When Stocks Become Sinkholes

As earnings season kicks off, we all know disappointments lie ahead, to be followed by painful selloffs.

Blowups always generate the same inevitable questions. And AutoZone ( AZO), Electronic Arts ( ERTS) and General Motors ( GM) have inspired a flurry of reader emails seeking guidance on either how to minimize the damage or how to seize opportunity.

To Resuscitate, Not Resurrect

As a devoted options columnist, I am obviously a firm believer in the benefits of embracing options in your daily trading life. That said, I also recognize their limitations and always warn they do not offer miracle cures or immediate financial salvation.

So anyone who has seen a position obliterated must first understand that options can do only so much to redeem a position gone bad. Options can give a second wind to positions that still have a pulse, but do not expect them to perform a resurrection. In fact, in the case of a blowup, many professional traders would opt to take the loss and move along to a new opportunity.

The thinking is there are better places to deploy time and capital than fighting what will likely be a losing battle. In fact, when applied to a losing situation, options have the power to make you even more wrong and cause even more pain than if you had just let the position die.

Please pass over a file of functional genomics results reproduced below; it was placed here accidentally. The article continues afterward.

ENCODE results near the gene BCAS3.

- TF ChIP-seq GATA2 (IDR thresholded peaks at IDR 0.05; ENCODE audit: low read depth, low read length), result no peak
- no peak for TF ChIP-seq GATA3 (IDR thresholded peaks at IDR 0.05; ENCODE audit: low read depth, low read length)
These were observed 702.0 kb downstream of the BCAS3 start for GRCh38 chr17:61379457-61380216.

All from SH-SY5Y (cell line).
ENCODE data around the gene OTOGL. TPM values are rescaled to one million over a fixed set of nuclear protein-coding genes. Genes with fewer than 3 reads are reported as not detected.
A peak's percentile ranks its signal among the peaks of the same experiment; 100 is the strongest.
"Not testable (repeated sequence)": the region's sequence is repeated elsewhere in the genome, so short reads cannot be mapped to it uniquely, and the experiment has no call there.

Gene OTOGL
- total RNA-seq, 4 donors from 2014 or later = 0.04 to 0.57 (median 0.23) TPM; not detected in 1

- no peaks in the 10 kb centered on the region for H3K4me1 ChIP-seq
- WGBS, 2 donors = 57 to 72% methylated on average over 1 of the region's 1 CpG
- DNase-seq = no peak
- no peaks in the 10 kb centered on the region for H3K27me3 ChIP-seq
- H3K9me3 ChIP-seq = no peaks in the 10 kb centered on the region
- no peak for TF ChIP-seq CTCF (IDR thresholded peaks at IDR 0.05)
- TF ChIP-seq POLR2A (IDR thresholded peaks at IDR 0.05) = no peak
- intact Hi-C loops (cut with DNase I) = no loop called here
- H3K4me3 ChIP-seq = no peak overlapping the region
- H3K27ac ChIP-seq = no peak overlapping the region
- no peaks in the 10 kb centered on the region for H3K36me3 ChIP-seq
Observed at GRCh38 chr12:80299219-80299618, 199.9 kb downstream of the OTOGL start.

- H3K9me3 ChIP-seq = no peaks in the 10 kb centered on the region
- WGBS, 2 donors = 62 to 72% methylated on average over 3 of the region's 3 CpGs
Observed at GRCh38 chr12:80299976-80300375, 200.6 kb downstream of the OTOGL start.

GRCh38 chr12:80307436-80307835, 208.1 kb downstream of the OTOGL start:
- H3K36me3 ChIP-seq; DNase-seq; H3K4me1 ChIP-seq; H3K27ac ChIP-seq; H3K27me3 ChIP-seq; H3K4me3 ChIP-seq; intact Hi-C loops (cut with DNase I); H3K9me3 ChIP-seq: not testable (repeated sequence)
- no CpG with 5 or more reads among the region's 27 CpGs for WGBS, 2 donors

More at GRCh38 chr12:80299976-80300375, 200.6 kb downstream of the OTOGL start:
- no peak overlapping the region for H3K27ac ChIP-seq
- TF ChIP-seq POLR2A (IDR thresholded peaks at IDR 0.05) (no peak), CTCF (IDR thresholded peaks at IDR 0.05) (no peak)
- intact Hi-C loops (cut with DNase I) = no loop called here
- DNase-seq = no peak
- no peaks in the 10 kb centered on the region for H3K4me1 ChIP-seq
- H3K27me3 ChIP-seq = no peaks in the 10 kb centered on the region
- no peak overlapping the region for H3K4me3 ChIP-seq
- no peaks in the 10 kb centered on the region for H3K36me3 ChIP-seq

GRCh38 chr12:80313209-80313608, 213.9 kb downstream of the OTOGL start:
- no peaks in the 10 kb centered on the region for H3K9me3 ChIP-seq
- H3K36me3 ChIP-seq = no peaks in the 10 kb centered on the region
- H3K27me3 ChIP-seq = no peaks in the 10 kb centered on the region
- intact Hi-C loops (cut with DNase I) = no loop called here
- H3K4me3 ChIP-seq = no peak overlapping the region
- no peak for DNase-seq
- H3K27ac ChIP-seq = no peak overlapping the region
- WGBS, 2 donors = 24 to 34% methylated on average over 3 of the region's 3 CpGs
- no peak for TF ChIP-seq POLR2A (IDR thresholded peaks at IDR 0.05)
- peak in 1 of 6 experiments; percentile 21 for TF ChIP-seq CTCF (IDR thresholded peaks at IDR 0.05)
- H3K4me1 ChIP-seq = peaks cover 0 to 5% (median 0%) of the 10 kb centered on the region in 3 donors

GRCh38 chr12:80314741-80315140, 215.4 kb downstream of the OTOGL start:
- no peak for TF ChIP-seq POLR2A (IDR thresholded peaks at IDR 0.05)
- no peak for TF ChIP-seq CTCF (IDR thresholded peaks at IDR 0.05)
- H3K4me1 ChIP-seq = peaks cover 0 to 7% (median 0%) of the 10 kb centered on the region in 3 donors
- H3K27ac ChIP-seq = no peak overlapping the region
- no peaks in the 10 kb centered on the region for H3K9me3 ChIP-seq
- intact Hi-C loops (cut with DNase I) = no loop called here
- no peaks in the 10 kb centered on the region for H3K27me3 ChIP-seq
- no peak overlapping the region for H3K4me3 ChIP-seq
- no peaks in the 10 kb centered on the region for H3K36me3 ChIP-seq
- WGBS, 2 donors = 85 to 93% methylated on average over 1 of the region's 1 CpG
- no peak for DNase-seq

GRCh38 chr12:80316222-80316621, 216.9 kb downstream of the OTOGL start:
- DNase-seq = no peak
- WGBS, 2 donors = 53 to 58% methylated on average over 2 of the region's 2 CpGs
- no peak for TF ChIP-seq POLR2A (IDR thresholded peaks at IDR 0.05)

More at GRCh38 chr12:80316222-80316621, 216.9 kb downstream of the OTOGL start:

That said, there are some standard operating procedures for at least trying to briefly stabilize before making an honorable retreat. One of the most popular techniques is often referred to as a current portfolio repair (CPR) strategy, which consists of adding a 1-by-2 ratio call spread to the existing holding. The goal is to increase your long exposure at little or no additional risk or cost.

For example, assume you own 1,000 shares of XYZ, which is currently trading at $30 per share. (The cost basis is inconsequential.) You would buy up to 10 of the $30 calls and sell up to 20 of the $35 calls for even money.

The position now controls 2,000 shares, double the existing long stock position between the price of $30 and $35 for no additional risk. Now, because the long stock and long calls are all covered, there is an equal number of $35 calls sold short, and the maximum profit is achieved and capped at $35 and above. Establishing the proper spread for even money can be a challenge, but high implied volatility, which usually occurs in the wake of a blowup, will help make the numbers more attractive.

Again, this strategy should be used as a means of reducing losses in a relatively short period of time, not completely eliminating them. Do not get bogged down by a CPR position. For a more complete explanation on how this strategy is constructed and works, please read this past article.

Picking Through the Rubble

When a stock blows up, the worst injuries are suffered by those who are short options or who have positions with a negative gamma. This is because the drop in stock price usually results in an immediate mushroom cloud of near-term implied volatility. But those who are clear of the implied volatility blast area can take advantage of some serious opportunities for profiting.